Give me the lowdown
This is the all-new Corsa, a car Vauxhall vows will banish the Corsa's traditional reputation of being pretty but underwhelming. It's longer and wider than today's car and weighs a little more, but some models cost a little less and in 200bhp, turbocharged VXR trim it will be the fastest Corsa ever. The Corsa has a funky new cabin with more room and a bigger boot, and Vauxhall predicts the hatchback will score a maximum five stars in the Euro NCAP crash tests.
Go on, surprise me…
First off it looks brilliant. British design chief Mark Adams led the team behind the new Corsa. Gone is the so upright it-might-topple-over look, replaced by a far more squat, muscular car that has a great stance, particularly in three-door form. And for the first time in history (probably) someone has robbed a styling cue from Vauxhall's old Nova – the blade-shaped crease over the rear wheel-arches. That's where the similarities end, thankfully. The new Corsa has presence but then so it should - it's much bigger than the car it replaces.
So it looks good. But is it any good to drive?
First up, CAR Online tested a Corsa with the optional sports suspension (part of the £900 SXi pack). Bung it down a twisty road and the signs are good. The variable assistance power steering weighs up nicely, there's good feel through the wheel and the front end grips like a hot hatch's. The gearchange is positive and very precise and the throttle is quick to react. Problems start when you slow down and drive the car as most owners will: around town. The ride with the SXi pack - which is fine when you're going for it - feels too firm. It jiggles when it should be soft and cosseting, which makes it tiring to drive. The 'comfort' suspension set-up is better, with a more fluent ride that glides over bumps rather than skipping them. Save your money and stick with this standard spec, which is pretty firm anyway. Upgrade to Sport and the Corsa is probably no quicker: it's so firm that the car gets knocked off course, making an SXi car difficult to position precisely on the road. The 1.4-litre petrol engine will be the top seller. It's willing but lacks torque and could do with a sixth gear. Aside from the 1.4's engine noise, the Corsa is superbly insulated with minimal road noise filtering through to the cabin. You're better off going for the 88bhp 1.3-litre diesel, if you can stretch to £11,295. This CDTi engine is fantastically willing, and coupled with the comfort suspension, it's our pick of the range.
I presume it's grown...
You bet. The Corsa is 160mm longer, 67mm wider and 44mm taller than the old Corsa. Much of the growth is at the back, with the boot growing by 25 litres (around the size of a suitcase). Fold the seats and the overall capacity is 40 litres bigger than in today's car. The spacious Corsa feels like it belongs in a class above, both in terms of cabin space and its motorway stability.
The old car's cabin was drabber than my gran's wardrobe. Is this any better?
It's pretty exciting. You sit behind a chunky three-spoke steering wheel, staring at cool, sporty dials. New circular vents finished in piano black (also known as shiny black plastic) lift the plain, trad Vauxhall dash. The highlight (literally) is illuminated controls that lend the Corsa the appearance of a fruit machine at night. All the key controls and the gear lever are nicely placed, well within easy reach. The Corsa feels massive inside, almost like an MPV, because the windscreen is huge and the dashboard pushed right back. And there's decent room for two adults in the back seats. But there's a flipside to all this space. Like an MPV the Corsa needs a very thick A-pillar to support all that glass, only interrupted by a tiny quarterlight. To look around it, you have to crane your neck, so pull out with care.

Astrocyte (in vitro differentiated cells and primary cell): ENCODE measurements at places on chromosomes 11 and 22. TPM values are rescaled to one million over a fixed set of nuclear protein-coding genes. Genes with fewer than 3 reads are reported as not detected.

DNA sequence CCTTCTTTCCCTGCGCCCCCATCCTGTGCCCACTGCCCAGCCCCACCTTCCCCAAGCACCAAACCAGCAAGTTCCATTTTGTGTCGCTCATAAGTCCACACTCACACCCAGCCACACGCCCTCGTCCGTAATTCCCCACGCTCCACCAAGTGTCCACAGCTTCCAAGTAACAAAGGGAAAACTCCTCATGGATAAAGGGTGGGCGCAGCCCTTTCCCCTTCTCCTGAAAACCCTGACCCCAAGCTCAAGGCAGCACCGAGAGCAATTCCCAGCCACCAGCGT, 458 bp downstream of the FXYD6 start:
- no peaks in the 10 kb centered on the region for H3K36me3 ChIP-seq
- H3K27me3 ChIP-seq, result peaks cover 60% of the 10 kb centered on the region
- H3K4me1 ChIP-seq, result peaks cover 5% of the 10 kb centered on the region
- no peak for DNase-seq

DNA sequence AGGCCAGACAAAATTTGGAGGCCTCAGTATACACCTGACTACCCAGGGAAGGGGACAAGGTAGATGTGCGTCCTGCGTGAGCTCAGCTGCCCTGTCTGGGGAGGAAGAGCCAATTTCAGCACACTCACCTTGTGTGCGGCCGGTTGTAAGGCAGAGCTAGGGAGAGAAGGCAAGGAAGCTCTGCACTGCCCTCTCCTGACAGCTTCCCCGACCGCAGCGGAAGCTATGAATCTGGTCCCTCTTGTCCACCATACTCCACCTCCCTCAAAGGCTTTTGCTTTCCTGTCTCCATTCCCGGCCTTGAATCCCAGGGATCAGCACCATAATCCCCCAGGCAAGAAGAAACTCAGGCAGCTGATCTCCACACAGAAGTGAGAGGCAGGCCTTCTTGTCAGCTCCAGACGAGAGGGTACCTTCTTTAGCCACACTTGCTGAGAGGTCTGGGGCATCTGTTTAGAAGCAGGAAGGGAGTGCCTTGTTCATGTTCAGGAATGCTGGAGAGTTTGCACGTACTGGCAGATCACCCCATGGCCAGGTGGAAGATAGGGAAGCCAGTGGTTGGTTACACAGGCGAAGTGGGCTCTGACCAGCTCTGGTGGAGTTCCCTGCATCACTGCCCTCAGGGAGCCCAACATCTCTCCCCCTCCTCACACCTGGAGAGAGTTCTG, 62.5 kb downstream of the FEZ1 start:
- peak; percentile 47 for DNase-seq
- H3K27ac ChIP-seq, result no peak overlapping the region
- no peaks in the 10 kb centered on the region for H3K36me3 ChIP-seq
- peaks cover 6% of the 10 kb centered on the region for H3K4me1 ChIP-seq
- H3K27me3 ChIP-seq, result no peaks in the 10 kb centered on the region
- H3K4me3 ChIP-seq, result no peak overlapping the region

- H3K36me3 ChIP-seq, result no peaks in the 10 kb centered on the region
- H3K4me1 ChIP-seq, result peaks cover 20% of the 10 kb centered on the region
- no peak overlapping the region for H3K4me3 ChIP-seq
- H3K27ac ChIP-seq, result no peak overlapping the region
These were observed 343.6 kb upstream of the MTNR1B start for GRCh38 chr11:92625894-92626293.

Vauxhall has distilled a branch of Currys electrical into the Corsa. Along with standard active brakelights that trigger the hazard warning lights in an emergency stop, you can opt for adaptive headlights that swivel according to the wheel's direction (£250), ESP traction control (£250) and rear parking sensors (also £250). Sat-nav costs a reasonable £975 as part of an upgraded stereo package.
Talk me through the range...
The Corsa has a choice of three petrol and two diesel engines. The petrols are: 59bhp 1.0-litre; 78bhp 1.2-litre; and 88bhp 1.4-litre petrol engines; a storming 180bhp, 1.6-litre turbocharged VXR version is due in late 2007. The diesel 1.3-litre CDTi engines come with either 73bhp or 88bhp. A 123bhp 1.7-litre CDTI engine will join the range in the winter. The two top diesel engines get six-speed gearboxes as standard, while the rest of the range makes do with five-speed manuals. Prices are set to start at £7495 for the 1.0-litre three-door.The all-singing 1.7-litre CDTi five-door tops the range at £13,795. The big seller - the 1.4-litre – will cost from £9905, just £300 more than the model it replaces.
This Corsa is a substantial step forward over the old model but fails to convince in some crucial areas. It's handsome, good value, much better packaged, fine on long journeys and better built than ever before. But the ride can be choppy in Sport trim and visibility poor. Overall, the new Corsa is fun, funky but flawed.